Resolved to secure a seat in the House of Commons, Bradlaugh stood for Northampton in 1868, but was unsuccessful at the polls. His notoriety greatly alarmed the minds of the religious and conservative sections of the electors, and every effort was made to defeat him. A similar result attended his second candidature in the same constituency in 1874; but in 1880, on the third occasion that he offered himself for election, he was returned. On 3 May he presented himself at the house with a view to taking his seat, and he then claimed the right to affirm instead of swearing an oath on the bible. He thus initiated a struggle with the House of Commons which lasted for six years and involved him in eight actions in the law courts. The war began when the question of his claim to the right to affirm on 3 May 1880 was referred to a select committee, which, by the casting vote of its chairman, decided against him. On 23 June he appeared at the bar of the House of Commons, and, refusing to retire, was taken away in custody. On 2 July he took his seat in consequence of a motion having been passed on the previous day that he could affirm and sit at his own risk. Having voted, the legality of his action was contested and he was unseated. Re-elected on 9 April 1881, he consented to remain inactive while the government introduced an affirmation bill, which, however, had to be dropped. On 3 Aug. he attempted to force his way into the house, but was ejected by force. When the new session opened, 20 Feb. 1882, he appeared at the bar, and advancing up the floor he pulled a testament out of his pocket and administered the oath to himself. Next day he was expelled, and a new writ for Northampton was issued. He was re-elected on 2 March, but the struggle in parliament was allowed to rest while that in the law courts was proceeding. His opponents were endeavouring to make Bradlaugh bankrupt by imposing upon him the financial consequences of his vote in parliament in the previous year; he was suing the deputy sergeant-at-arms of the House of Commons for assault; a friendly action to test the legal right of the House of Commons to exclude him was being promoted; and another prosecution for blasphemous libel was commenced. A second affirmation bill was introduced on 20 Feb. 1883, and rejected by three votes on 3 May. Next day Bradlaugh presented himself for the fourth time at the bar of the house, and on 9 July a resolution was passed excluding him. Again at the opening of the new session in February 1884 he appeared, but he was immediately excluded, 11 Feb. 1884, and next day a new writ was issued. Although re-elected he did not trouble the house again until 6 July 1885, when he was again excluded. At the general election held in November that year he was elected once more, and when parliament met on 13 Jan. following the new speaker (afterwards Viscount Peel) would not allow any objection being made to his taking the oath. This ended the struggle. He had fought single-handed. Although he was a follower of the liberal government, it gave him very half-hearted support in his efforts to take his seat; its action was mainly confined to unsuccessful endeavours to alter the law so as to enable him to affirm. He was re-elected for Northampton in the general election of June 1886, and thenceforth sat in the House of Commons unchallenged until his death four and a half years later.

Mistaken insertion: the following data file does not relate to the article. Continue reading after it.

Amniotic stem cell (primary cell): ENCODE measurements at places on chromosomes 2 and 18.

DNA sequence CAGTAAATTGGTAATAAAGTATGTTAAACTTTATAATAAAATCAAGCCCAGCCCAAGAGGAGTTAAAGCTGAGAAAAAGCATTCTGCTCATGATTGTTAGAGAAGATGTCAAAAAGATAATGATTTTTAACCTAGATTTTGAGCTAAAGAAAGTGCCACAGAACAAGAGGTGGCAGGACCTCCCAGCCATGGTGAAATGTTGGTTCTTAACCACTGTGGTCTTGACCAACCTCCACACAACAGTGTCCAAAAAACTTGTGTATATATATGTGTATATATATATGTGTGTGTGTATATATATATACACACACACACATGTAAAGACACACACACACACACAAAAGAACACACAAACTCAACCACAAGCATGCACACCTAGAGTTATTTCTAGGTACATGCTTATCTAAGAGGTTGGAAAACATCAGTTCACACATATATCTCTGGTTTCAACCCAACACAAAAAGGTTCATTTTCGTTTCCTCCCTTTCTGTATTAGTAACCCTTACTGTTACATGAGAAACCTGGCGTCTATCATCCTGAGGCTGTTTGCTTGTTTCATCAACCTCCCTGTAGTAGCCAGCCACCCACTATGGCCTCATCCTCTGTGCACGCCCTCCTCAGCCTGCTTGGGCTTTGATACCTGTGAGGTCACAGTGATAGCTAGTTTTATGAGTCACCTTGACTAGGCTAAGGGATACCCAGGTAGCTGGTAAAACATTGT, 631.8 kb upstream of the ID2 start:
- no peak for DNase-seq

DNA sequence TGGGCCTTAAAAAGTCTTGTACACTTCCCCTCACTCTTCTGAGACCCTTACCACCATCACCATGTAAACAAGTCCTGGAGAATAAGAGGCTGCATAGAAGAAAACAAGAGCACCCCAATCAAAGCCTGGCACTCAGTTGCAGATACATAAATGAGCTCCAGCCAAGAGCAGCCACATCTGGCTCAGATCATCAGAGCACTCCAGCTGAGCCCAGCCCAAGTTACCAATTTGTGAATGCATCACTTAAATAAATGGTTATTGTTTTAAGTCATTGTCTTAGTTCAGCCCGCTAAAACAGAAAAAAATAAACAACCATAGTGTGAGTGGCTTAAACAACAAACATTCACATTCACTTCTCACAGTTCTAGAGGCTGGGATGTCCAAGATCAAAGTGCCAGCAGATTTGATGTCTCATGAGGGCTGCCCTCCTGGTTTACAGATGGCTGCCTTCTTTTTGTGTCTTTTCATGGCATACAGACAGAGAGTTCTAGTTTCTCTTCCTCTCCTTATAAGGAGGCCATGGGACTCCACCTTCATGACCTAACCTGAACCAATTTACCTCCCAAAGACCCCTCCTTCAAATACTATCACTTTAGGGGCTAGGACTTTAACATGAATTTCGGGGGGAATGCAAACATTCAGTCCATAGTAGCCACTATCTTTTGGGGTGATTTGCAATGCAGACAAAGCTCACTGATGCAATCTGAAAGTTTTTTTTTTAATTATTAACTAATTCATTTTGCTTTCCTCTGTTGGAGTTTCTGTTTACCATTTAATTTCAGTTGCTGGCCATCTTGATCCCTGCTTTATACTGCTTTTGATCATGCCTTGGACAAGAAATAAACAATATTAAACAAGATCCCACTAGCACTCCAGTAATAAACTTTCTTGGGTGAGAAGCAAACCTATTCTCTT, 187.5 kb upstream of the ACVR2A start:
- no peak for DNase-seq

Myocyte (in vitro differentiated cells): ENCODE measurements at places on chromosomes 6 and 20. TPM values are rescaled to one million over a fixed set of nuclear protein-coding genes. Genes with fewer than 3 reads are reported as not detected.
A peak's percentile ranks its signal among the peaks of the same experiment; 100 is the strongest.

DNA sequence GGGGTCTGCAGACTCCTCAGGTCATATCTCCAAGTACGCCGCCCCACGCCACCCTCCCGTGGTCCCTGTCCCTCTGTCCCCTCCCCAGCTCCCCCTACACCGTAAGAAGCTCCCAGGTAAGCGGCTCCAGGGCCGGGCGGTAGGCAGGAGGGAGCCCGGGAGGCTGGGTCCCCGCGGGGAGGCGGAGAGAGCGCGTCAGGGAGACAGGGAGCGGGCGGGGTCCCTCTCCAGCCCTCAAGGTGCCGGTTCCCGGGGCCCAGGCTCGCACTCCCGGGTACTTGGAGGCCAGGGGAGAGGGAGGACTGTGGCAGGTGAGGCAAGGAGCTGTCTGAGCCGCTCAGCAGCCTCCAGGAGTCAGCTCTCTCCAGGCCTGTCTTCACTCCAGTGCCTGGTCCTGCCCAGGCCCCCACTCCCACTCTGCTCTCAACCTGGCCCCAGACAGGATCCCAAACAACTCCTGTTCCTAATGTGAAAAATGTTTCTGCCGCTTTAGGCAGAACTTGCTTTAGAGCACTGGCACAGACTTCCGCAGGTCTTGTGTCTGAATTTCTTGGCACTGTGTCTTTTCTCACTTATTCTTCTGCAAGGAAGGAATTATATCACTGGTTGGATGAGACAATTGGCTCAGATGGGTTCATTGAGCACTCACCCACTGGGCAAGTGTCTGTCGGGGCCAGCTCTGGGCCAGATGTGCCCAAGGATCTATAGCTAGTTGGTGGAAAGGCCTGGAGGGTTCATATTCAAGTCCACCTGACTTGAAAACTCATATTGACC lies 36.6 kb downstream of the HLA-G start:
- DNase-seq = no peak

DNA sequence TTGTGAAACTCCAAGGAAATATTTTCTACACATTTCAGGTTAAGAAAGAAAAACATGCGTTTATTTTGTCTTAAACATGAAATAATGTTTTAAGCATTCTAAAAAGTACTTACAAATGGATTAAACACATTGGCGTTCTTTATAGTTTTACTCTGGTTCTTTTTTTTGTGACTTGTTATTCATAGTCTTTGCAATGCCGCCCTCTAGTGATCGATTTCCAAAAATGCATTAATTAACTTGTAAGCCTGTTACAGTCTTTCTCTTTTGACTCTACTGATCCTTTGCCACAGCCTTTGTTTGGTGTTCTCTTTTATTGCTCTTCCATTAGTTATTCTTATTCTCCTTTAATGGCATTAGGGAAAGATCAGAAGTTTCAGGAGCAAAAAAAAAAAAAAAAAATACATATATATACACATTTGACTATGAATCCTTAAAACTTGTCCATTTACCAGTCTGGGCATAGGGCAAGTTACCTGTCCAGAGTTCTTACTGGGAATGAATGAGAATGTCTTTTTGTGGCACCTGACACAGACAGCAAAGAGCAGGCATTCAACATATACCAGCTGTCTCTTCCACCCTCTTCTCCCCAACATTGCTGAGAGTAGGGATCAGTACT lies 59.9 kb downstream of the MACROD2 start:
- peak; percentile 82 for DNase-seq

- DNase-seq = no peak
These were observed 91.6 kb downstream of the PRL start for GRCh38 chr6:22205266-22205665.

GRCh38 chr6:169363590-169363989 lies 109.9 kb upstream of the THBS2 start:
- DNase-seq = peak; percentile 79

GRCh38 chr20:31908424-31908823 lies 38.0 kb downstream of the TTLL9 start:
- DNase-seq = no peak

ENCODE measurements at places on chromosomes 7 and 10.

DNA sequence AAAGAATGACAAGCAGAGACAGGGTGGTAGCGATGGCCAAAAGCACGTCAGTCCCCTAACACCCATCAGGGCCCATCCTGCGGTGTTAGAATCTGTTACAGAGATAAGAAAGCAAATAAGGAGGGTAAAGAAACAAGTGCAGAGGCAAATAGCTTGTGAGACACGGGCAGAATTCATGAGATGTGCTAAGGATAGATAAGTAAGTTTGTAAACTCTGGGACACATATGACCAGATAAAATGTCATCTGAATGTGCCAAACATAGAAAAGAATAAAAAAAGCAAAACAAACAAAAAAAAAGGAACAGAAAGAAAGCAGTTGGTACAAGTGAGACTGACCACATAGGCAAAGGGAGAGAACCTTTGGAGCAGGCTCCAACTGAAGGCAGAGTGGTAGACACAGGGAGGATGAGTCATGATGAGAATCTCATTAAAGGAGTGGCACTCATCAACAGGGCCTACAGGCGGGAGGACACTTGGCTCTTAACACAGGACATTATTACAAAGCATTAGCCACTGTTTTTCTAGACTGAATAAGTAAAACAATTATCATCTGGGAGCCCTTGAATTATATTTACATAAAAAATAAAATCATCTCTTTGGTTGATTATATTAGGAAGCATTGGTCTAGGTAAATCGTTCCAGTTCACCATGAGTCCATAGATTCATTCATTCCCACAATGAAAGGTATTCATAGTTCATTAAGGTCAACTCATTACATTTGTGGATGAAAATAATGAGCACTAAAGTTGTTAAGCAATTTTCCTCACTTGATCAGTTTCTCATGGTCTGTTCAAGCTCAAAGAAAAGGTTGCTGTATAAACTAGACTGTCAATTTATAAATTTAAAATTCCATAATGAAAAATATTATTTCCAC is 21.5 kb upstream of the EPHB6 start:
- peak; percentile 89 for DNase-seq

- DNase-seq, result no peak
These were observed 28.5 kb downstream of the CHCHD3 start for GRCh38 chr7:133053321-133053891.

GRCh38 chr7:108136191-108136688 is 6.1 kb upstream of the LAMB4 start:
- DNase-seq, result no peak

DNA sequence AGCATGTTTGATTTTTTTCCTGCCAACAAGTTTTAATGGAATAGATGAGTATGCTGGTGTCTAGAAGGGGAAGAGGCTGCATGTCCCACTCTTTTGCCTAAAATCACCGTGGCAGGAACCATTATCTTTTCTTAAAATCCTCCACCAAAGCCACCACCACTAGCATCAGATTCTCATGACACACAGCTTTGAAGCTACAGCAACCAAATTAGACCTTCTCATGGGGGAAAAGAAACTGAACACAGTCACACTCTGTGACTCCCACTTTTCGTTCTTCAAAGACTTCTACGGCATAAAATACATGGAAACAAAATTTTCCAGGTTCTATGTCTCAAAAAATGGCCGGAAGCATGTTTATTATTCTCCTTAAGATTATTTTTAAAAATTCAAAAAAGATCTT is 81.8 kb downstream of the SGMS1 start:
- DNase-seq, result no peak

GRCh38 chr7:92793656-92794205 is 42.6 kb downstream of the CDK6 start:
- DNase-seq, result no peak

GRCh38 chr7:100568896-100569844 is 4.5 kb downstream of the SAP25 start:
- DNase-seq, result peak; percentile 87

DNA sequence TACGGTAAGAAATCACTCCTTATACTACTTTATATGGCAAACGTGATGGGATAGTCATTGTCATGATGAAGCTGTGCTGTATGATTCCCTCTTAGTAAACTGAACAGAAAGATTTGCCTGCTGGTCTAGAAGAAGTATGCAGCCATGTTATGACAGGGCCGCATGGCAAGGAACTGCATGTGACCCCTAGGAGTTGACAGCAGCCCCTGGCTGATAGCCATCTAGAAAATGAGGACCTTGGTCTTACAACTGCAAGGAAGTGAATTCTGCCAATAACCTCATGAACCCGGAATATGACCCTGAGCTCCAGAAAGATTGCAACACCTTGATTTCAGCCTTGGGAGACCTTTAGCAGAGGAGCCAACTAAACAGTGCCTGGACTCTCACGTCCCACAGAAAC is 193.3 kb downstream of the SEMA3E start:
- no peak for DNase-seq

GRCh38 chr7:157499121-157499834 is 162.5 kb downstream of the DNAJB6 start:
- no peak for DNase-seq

Bradlaugh's efforts to maintain the freedom of the press in issuing criticisms on religious belief and on sociological questions involved him in several law-suits, which kept him constantly in debt. In 1868 he was prosecuted by the government for having failed to give securities against the publication of blasphemy and sedition in the 'National Reformer.' In the end he outmanoeuvred the government, and the restrictions on the popular press imposed by the security laws were withdrawn. Another contest, 1867-9, which arose out of a refusal of a judge to hear his evidence, on the ground that he was an atheist, and therefore could not take the oath, led to the passing of the Evidence Amendment Act, 1869, which enabled the evidence of freethinkers to be taken. The most notorious of these suits was that relating to a pamphlet by one Knowlton, entitled 'The Fruits of Philosophy,' which dealt with the question of population and the need of restraining its increase, 1877-1878. The prosecution ended in favour of Bradlaugh and Mrs. Besant, with whom he had been indicted as joint publishers of the pamphlet; and the effect of their victory was to remove the remaining restrictions on the liberty of the press. This connection with Mrs. Besant is one of the most important episodes in Bradlaugh's life. He met her in 1874, and for thirteen years their names were joined together in freethought and political work, until Mrs. Besant refused to follow Bradlaugh in his opposition to socialism. The separation was formally made in 1885, when Mrs. Besant ceased to be joint editor of the 'National Reformer.'